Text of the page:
San Francisco, Aug 22: The notorious ransomware gang BlackCat also known as ALPHV, has claimed responsibility for the cyberattack disclosed by the Japanese watchmaker Seiko firm earlier this month.
The company on August 10, issued a data breach notification, stating that an unauthorised third party gained access to at least a portion of its IT infrastructure and accessed or exfiltrated data, reports Bleeping Computer. Spyware Maker LetMeSpy Shuts Down After Hacker Deletes Server Data.
Seiko is one of the world’s largest and most historic watchmakers, with over 12,000 employees and a $1.6 billion annual revenue. “Seiko Group Corporation has confirmed that on July 28 of this year, the Company suffered a possible data breach. It appears that some as-yet-unidentified party or parties gained unauthorized access to at least one of our servers. Subsequently, on August 2, we commissioned a team of external cybersecurity experts to investigate and assess the situation,” Seiko said in a notice.
“As a result, we are now reasonably certain that there was a breach and that some information stored by our Company and/or our Group companies may have been compromised,” it added. The company also apologised to potentially impacted customers and business partners and urged them to be wary of email or other communication attempts potentially impersonating Seiko. iPhone 15 Ultra Likely To Have 10x Periscope Telephoto Camera, May Replace iPhone 15 Pro Max Model: Reports.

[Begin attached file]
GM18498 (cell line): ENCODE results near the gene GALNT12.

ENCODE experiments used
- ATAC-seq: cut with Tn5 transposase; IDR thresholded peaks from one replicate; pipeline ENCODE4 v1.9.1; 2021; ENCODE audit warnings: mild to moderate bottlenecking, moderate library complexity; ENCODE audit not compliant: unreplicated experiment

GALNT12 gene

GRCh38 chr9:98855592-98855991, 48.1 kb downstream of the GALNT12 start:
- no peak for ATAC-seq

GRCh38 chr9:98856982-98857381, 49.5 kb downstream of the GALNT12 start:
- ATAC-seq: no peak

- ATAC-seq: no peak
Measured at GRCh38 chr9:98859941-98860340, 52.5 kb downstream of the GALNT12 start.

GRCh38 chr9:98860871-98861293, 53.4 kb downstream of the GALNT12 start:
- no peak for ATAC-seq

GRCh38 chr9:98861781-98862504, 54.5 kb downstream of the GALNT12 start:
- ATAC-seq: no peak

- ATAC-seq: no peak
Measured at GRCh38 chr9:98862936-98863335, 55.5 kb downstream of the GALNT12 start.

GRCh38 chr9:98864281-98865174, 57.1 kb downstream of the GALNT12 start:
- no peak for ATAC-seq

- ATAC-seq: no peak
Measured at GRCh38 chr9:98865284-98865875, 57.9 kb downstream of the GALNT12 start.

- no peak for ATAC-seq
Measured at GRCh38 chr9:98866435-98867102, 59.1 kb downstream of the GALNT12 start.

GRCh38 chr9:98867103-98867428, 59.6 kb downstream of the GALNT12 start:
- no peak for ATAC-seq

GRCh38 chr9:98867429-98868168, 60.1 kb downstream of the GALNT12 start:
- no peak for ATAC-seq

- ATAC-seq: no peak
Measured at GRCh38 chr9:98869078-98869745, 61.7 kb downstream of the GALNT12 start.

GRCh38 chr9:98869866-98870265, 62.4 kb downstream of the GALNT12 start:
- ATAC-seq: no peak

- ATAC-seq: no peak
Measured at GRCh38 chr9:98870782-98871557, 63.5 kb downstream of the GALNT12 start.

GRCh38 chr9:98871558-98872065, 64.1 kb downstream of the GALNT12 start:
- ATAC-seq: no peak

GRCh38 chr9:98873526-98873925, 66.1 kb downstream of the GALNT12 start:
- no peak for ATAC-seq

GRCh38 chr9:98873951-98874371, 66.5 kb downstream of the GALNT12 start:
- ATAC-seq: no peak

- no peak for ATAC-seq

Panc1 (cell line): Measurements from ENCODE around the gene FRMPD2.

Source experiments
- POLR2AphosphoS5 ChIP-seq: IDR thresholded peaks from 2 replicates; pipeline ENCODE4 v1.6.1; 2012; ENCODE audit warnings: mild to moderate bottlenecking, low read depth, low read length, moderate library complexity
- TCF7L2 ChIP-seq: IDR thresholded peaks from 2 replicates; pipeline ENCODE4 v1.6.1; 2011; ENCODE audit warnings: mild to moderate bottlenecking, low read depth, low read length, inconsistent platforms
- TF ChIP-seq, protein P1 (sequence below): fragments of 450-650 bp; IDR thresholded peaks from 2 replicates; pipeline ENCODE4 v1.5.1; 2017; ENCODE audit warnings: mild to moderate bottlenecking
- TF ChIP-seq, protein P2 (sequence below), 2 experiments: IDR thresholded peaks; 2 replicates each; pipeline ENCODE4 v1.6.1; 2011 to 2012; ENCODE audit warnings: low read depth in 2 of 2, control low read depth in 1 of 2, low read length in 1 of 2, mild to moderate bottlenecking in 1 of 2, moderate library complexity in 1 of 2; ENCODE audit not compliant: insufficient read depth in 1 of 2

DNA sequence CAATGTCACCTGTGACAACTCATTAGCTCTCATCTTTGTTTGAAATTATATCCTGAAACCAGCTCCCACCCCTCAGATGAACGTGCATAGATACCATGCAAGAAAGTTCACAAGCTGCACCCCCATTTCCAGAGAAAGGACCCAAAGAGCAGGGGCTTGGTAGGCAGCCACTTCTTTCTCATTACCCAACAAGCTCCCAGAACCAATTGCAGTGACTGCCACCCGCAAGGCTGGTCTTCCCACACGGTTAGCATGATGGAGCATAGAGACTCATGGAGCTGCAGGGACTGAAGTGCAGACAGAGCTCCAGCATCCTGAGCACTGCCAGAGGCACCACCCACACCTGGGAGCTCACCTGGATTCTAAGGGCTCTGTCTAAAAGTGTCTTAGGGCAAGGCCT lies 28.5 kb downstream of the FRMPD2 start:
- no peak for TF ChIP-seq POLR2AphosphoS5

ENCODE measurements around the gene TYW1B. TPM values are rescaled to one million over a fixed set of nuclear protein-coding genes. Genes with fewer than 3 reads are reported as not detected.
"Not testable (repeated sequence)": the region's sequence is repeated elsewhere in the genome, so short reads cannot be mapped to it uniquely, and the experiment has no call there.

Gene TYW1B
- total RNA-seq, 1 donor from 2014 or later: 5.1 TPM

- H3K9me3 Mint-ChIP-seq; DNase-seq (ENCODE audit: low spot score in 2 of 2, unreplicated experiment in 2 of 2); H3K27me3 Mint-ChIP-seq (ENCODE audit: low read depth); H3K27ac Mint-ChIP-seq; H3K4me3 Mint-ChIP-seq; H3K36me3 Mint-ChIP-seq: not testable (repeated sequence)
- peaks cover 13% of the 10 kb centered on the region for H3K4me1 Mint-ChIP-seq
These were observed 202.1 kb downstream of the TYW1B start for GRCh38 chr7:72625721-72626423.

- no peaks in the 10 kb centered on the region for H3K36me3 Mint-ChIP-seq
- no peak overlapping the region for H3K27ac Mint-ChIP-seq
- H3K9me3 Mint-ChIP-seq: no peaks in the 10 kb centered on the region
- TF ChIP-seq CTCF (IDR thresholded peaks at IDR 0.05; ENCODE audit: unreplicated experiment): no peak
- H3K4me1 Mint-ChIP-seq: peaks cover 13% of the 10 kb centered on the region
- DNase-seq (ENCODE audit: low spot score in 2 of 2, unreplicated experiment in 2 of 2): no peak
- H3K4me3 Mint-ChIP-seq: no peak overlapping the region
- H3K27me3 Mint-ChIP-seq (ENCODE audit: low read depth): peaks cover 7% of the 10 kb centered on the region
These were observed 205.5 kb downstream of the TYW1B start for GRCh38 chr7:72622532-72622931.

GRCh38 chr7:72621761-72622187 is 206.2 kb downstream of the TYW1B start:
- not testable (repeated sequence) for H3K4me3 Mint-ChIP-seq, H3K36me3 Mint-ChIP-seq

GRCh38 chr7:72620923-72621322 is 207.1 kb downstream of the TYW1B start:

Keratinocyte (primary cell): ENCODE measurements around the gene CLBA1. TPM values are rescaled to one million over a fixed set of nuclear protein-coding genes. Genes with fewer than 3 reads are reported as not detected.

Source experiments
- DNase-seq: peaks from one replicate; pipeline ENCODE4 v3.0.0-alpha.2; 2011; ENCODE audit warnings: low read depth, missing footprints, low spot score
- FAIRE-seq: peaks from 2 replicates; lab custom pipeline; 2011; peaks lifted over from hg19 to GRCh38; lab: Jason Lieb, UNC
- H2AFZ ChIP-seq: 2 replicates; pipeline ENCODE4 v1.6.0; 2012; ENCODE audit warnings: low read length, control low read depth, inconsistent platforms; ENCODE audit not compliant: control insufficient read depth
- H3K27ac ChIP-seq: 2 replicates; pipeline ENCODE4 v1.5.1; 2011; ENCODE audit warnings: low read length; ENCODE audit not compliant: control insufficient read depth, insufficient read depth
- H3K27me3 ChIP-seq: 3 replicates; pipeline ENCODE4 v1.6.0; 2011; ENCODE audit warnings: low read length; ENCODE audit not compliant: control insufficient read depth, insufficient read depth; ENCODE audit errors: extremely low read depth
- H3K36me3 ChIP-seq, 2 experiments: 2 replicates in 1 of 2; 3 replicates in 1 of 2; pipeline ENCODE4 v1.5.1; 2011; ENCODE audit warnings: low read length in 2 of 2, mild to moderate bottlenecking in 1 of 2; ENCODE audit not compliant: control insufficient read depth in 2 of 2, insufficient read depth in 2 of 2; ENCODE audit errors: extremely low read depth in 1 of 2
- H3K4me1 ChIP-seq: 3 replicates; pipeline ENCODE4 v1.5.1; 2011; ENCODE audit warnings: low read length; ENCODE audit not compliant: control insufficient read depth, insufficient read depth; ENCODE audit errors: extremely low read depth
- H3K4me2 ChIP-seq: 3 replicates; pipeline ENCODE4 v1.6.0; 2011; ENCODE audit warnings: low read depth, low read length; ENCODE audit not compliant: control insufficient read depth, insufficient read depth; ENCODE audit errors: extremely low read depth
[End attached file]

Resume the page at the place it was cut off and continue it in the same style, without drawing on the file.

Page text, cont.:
Moreover, the report mentioned that the BlackCat ransomware group on Monday claimed to be behind the attack on the watchmaker, posting samples of data that they claim to have stolen during the attack.
The hackers in the list mock Seiko’s IT security by leaking what appear to be production plans, employee passport scans, new model release plans, and specialised lab test results.
They also allegedly leaked samples of confidential technical schematics and Seiko watch designs. Last month, UK’s largest National Health Service (NHS) trust again suffered a ransomware attack on its systems, compromising the data of about 2.5 million patients.
Calling it to be “the biggest breach of healthcare data in the United Kingdom”, BlackCat claimed to have stolen 70 terabytes of sensitive data from Barts Health NHS Trust, which runs five London-based hospitals, TechCrunch reported.